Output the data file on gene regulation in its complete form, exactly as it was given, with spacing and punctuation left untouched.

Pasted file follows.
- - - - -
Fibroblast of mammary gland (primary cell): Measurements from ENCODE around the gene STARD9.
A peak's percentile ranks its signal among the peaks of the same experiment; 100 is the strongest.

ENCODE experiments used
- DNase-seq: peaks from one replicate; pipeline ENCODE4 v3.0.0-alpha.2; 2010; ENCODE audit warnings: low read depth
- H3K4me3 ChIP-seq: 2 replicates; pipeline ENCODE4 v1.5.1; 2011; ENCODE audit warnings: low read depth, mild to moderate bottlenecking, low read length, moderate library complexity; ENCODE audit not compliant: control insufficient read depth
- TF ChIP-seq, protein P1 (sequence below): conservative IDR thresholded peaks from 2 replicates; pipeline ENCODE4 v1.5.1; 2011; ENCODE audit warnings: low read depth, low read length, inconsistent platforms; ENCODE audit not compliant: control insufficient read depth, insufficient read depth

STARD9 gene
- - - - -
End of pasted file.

Fibroblast of mammary gland (primary cell): Measurements from ENCODE around the gene STARD9.
A peak's percentile ranks its signal among the peaks of the same experiment; 100 is the strongest.

ENCODE experiments used
- DNase-seq: peaks from one replicate; pipeline ENCODE4 v3.0.0-alpha.2; 2010; ENCODE audit warnings: low read depth
- H3K4me3 ChIP-seq: 2 replicates; pipeline ENCODE4 v1.5.1; 2011; ENCODE audit warnings: low read depth, mild to moderate bottlenecking, low read length, moderate library complexity; ENCODE audit not compliant: control insufficient read depth
- TF ChIP-seq, protein P1 (sequence below): conservative IDR thresholded peaks from 2 replicates; pipeline ENCODE4 v1.5.1; 2011; ENCODE audit warnings: low read depth, low read length, inconsistent platforms; ENCODE audit not compliant: control insufficient read depth, insufficient read depth

STARD9 gene